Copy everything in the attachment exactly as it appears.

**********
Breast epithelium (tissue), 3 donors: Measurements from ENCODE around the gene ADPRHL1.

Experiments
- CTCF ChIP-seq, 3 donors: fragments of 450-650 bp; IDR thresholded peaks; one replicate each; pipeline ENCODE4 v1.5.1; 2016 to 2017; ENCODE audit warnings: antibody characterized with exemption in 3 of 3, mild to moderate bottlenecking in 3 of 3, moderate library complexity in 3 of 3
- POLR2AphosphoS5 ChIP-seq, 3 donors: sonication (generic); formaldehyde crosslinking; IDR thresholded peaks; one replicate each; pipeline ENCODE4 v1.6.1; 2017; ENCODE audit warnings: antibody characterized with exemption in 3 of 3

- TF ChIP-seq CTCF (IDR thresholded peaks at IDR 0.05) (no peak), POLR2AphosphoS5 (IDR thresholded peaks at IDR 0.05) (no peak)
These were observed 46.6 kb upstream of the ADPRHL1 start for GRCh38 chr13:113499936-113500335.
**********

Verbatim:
Breast epithelium (tissue), 3 donors: Measurements from ENCODE around the gene ADPRHL1.

Experiments
- CTCF ChIP-seq, 3 donors: fragments of 450-650 bp; IDR thresholded peaks; one replicate each; pipeline ENCODE4 v1.5.1; 2016 to 2017; ENCODE audit warnings: antibody characterized with exemption in 3 of 3, mild to moderate bottlenecking in 3 of 3, moderate library complexity in 3 of 3
- POLR2AphosphoS5 ChIP-seq, 3 donors: sonication (generic); formaldehyde crosslinking; IDR thresholded peaks; one replicate each; pipeline ENCODE4 v1.6.1; 2017; ENCODE audit warnings: antibody characterized with exemption in 3 of 3

- TF ChIP-seq CTCF (IDR thresholded peaks at IDR 0.05) (no peak), POLR2AphosphoS5 (IDR thresholded peaks at IDR 0.05) (no peak)
These were observed 46.6 kb upstream of the ADPRHL1 start for GRCh38 chr13:113499936-113500335.